Hygiene Poverty Relief
Hygiene poverty has been identified as ‘a hidden crisis’ in Britain and one that is growing, according to a 2017 report by In Kind Direct. With little money to cover the cost of everyday essentials, some families are being forced to choose between buying food or buying personal hygiene items.
A survey by the charity Plan International UK found that a staggering one in ten girls or women aged 14 to 21 in Britain cannot afford sanitary towels or tampons. Girls are having to miss school simply because they have their period.
The UK’s leading child poverty coalition, End Child Poverty, reports that 36.7% of children in the Hastings & Rye ward (that’s 8,981 children) are living in poverty, as at May 2019.
Hygiene poverty is shaming, isolating and excluding. Clean hair, skin and teeth are not a privilege. Tampons, toothpaste and a toothbrush are not luxury items. Although personal hygiene is not a matter of life and death, The Hygiene Bank believes being clean and looking good makes us feel better, helps us fit into society, makes us more employable and children that ‘fit in’ perform better in school.
Since the first appeal on 14th August 2018, The Hygiene Bank has given out over 26 tonnes of hygiene and other products to local foodbanks, women’s refuges, hostels, shelters, social services and other organisations working to support people in crisis.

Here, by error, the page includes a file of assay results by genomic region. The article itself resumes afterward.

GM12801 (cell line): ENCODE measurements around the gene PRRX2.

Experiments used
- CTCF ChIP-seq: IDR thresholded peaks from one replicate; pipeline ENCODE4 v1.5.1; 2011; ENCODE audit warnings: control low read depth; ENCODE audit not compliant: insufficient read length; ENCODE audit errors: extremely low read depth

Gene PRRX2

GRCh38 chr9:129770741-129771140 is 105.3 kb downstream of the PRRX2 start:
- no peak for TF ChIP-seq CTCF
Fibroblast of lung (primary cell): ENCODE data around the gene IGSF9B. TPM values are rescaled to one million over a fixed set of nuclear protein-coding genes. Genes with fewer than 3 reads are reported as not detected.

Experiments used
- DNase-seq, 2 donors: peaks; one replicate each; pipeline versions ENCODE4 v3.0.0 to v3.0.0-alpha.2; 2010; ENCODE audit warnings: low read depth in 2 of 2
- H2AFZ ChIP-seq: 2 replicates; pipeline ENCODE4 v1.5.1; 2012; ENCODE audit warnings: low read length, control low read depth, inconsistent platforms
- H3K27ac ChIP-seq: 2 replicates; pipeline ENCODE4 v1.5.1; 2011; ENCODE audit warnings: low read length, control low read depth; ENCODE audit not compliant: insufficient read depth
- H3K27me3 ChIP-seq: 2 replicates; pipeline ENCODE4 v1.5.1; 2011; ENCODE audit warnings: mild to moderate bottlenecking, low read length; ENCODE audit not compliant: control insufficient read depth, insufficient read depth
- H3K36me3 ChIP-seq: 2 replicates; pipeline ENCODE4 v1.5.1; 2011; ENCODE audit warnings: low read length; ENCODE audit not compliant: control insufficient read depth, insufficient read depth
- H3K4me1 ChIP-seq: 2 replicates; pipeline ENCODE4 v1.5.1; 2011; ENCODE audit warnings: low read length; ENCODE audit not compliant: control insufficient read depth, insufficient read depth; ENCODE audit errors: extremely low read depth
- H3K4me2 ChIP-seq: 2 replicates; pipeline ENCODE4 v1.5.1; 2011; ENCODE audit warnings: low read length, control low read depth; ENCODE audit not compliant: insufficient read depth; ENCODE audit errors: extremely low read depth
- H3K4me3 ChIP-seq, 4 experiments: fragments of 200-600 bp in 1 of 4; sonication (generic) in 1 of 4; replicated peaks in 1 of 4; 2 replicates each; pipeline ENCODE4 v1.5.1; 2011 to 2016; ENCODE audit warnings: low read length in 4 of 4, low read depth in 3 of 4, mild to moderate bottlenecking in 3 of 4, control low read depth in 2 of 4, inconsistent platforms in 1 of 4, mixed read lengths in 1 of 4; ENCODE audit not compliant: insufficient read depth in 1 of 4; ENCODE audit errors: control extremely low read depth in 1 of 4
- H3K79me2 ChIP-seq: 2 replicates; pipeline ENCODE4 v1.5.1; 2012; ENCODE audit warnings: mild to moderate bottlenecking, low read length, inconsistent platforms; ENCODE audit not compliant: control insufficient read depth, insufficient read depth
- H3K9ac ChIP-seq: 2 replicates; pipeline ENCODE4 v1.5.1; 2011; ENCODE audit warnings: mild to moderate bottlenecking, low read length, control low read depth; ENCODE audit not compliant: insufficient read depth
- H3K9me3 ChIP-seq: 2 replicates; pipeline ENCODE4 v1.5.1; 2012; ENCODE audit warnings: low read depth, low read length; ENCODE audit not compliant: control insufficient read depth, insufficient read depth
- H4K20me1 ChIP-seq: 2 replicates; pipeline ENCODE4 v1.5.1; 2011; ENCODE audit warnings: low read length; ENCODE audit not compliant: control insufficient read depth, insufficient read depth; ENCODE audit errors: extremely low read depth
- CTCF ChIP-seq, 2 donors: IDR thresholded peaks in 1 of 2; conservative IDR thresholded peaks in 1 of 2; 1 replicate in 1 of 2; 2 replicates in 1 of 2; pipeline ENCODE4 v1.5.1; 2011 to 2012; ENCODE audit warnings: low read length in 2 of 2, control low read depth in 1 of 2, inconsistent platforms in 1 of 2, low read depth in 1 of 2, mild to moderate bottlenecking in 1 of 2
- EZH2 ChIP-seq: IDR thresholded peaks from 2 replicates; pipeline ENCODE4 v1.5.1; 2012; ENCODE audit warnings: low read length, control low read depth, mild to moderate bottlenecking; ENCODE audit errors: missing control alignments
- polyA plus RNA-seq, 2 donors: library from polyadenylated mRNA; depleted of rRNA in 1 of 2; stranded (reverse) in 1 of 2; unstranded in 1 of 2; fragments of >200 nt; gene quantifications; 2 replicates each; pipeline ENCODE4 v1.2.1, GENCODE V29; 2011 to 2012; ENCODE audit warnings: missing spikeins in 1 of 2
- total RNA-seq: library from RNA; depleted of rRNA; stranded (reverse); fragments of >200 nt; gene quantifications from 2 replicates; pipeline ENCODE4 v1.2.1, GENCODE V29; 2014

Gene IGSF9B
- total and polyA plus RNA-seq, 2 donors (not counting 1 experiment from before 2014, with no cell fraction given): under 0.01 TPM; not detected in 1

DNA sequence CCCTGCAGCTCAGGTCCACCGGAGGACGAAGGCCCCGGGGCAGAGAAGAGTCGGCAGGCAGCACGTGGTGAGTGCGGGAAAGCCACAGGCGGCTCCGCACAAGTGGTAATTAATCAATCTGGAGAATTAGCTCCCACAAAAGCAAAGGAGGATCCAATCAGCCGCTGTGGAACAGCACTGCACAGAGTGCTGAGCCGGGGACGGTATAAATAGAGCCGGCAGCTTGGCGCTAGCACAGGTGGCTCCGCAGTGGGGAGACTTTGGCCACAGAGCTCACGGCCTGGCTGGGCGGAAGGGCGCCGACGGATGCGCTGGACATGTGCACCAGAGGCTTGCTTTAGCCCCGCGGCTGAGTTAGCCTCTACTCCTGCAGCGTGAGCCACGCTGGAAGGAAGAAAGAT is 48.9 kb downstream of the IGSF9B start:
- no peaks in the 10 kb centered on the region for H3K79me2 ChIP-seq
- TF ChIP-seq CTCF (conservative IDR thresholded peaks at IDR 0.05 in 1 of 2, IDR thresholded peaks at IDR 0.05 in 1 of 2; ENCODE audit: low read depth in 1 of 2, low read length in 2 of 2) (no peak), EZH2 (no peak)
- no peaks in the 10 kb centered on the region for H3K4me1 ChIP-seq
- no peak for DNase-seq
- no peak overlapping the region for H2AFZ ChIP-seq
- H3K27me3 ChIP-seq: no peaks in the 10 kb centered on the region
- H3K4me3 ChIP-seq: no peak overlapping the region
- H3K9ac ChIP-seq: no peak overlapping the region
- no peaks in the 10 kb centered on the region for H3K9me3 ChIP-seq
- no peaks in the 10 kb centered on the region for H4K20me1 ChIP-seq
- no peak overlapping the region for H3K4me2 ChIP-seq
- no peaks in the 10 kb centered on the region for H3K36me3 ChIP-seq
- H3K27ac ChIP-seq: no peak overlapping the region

Staff at one of the town’s insurance broking firms took time out on Tuesday to raise money for the charity. As part of their Fun Day the team from UK Charity Insurance (UKCI) rode from London to Brighton and back in a virtual cycling tour, clocking up 112 miles. A mini-golf competition, bingo, cake sale and contributions from insurer partners all helped the firm to raise £1500 for The Hygiene Bank.
Alison Acland, a director of UKCI, said “I’m really proud of our team and what they’ve been able to achieve in just one day. Hygiene poverty is a symptom of the increasing number of families struggling to make ends meet in our community. Through this initiative we were simply trying to do something practical to help and stand alongside our struggling neighbours. I’m sure this pleasing amount will go a long way to making a difference locally.”
Joining UKCI for the day The Hygiene Bank founder, Lizzy Hall, thanked the team for their support adding: “The figures for those in poverty and who are using foodbanks are staggering. But we know that long before people even go to a foodbank, they stop buying even the basic toiletries. Behind each statistic is a child who doesn’t have clean clothes for school, for example, or a teen who is bullied because buying deodorant would have meant missing a meal, or an adult embarrassed to attend a job interview because their hair is greasy. The Hygiene Bank was created to change that. UKCI’s donation will improve the life chances of people locally who would otherwise miss out on opportunities, perhaps due to a lack of confidence in their appearance or hygiene.”
The money raised will be used to support agencies and schools in Hastings & St Leonards by providing the exact products required to meet the needs of those most in need.
• For more information visit: www.thehygienebank.com
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